The above preview is unformatted text

This student written piece of work is one of many that can be found in our International Baccalaureate Biology section.

Found what you're looking for?

  • Start learning 29% faster today
  • 150,000+ documents available
  • Just £6.99 a month

Not the one? Search for your essay title...
  • Join over 1.2 million students every month
  • Accelerate your learning by 29%
  • Unlimited access from just £6.99 per month

See related essaysSee related essays

Related International Baccalaureate Biology essays

  1. Ecology Open Investigation Does the geographic location affect the biotic and abiotic ...

    The error bar is also shown on the data columns. This graph also shows the units nitrates are measured in and the uncertainty. Graph 1.4 - This graph compares the average of all groups' degree of temperature of Brown Lake and 18 Mile Swamp.

  2. Environmental Factors affecting plant growth

    0 6 0 7 1.5 5 1 0 4 2 4 0.8 0 6.6 1 4.7 1.5 0 3.5 1 2 The table above contains results of the experiment. The experiment was based on what environmental factors affect the plant growth.

  1. Biology- Extended essay. For this research, I investigated the effects of DDT and ...

    directly dependant on the different concentrations of the Azo-Dye solution added to the beaker. III. The opercular rate of the fish in the third investigation will remain directly dependent on the mixture of DDT and Azo-Dye added to the beaker.

  2. Biology Extended Essay 2009

    scurvy; bleeding and swollen gums, wounds and bruises that do not heal.5 Ascorbic acid is very sensitive to chemical and enzymatic oxidation. During food processing, cooking and storage is the period where its content can be loss by coming in touch with oxygen.6 This suggests the reason for depletion of Ascorbic acid content over time in freshly squeezed orange juice.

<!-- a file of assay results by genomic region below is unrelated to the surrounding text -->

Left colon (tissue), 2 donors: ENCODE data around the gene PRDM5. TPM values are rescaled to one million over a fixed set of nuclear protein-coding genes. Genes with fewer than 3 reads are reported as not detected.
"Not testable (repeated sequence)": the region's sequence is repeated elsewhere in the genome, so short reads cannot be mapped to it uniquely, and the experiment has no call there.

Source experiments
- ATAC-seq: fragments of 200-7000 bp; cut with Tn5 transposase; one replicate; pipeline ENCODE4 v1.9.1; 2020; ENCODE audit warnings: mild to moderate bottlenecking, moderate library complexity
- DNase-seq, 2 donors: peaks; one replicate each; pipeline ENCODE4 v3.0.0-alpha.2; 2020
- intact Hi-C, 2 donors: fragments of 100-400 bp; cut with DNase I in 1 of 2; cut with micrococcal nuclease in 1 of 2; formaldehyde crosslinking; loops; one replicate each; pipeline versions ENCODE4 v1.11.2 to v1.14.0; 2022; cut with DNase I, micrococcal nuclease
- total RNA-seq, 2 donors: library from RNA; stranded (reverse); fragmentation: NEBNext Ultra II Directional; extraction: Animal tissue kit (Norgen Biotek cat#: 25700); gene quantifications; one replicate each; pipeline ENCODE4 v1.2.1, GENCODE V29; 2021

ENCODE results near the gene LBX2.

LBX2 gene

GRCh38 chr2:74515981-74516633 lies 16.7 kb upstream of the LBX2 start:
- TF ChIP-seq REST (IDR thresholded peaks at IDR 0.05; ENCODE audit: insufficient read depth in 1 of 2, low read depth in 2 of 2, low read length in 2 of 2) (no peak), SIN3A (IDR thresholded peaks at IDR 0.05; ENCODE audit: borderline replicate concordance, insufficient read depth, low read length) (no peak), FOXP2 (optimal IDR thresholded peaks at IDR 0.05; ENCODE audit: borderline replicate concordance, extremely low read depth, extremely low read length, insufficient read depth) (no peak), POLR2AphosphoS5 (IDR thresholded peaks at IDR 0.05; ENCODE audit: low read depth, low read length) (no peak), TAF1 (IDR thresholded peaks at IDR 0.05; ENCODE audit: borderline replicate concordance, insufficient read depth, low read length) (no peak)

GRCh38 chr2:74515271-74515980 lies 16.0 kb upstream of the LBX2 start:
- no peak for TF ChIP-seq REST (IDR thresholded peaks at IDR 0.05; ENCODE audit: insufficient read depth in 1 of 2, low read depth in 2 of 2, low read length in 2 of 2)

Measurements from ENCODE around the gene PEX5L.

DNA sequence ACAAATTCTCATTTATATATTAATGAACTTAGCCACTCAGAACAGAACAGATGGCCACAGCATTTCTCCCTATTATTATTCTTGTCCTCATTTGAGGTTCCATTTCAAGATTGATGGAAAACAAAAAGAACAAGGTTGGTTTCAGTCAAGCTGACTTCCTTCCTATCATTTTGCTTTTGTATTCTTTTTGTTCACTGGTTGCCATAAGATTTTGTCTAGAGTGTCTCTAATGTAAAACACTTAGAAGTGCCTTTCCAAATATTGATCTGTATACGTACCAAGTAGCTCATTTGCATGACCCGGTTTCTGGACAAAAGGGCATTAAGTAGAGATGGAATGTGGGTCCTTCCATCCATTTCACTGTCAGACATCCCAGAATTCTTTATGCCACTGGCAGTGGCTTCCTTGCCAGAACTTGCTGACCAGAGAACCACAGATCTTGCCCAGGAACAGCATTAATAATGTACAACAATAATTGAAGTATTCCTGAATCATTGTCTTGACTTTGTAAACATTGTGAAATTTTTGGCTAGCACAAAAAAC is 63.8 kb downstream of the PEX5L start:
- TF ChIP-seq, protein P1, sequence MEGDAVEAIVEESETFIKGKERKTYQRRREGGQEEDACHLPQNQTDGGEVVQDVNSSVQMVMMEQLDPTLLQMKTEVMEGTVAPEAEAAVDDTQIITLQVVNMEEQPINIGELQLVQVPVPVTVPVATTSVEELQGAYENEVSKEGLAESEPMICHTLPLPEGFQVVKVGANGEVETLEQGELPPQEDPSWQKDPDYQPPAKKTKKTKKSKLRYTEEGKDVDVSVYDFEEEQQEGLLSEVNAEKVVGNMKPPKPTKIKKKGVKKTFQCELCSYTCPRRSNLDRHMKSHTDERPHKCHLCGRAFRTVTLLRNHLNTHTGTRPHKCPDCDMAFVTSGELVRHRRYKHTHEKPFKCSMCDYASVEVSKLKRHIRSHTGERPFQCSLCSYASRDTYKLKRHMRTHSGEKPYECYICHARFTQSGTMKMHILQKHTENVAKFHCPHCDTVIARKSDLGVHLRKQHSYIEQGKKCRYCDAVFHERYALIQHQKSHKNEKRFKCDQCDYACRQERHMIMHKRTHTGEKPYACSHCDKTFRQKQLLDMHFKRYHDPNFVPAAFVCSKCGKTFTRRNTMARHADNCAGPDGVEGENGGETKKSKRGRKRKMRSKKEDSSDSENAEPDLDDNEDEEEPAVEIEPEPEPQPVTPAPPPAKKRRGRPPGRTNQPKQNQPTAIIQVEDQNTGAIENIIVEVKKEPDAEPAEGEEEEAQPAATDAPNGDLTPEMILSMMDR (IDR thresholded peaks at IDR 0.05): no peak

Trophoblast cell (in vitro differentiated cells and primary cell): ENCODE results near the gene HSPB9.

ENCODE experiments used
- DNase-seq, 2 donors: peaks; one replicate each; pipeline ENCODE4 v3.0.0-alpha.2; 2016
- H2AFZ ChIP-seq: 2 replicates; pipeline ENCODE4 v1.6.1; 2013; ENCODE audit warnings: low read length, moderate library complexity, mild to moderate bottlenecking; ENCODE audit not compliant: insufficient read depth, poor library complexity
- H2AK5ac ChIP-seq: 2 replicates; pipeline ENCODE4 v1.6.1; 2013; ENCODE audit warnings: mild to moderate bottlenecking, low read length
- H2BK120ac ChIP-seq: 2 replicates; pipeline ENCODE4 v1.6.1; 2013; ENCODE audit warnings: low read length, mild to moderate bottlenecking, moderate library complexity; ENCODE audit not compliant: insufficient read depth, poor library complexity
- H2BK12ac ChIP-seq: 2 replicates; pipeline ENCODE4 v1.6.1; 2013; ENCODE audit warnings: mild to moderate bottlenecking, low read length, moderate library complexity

1. Should Animals have the same rights as Humans? Both animals and humans exhibit behaviours ...

    But it was published a long time ago and has now been questioned for various reasons including the lack of knowledge of history of the dogs. John B. Watson developed Pavlov's work in 1921 and applied it to human beings.

  2. Sleep is a normal part of human life. Investigate the neurobiological basis of normal ...

    It can affect mood, performance, attention, learning, behaviour, and biological functions. It can sometimes be hard to stay awake and concentrate in class and minimal sleep can contribute to mood swings and behavioural problems. So clearly the solutions to these problems are for parents to impose earlier bedtimes on their

  1. Effect of Detergent on Membrane Permeability

    Therefore, to measure how much the absorbance is changed when beet cells are placed in the original absorbance without the beet, we measured the amount of absorbance of each set solution with the beetroot and subtract them by the amount of absorbance of the original solution without the beet. 1.

  2. Biology Internal Assessment - investigate whether the Window and Notching caterpillar share the same ...

    This would have resulted in them being closer to the midrib, therefore decrease our mean. Thus effecting both the reliability and validity of our results. We could have the random number generator from this website http://www.random.org/integers/ to randomly select a number, we would then count that many leaves working clockwise

  • Over 160,000 pieces
    of student written work
  • Annotated by
    experienced teachers
  • Ideas and feedback to
    improve your own work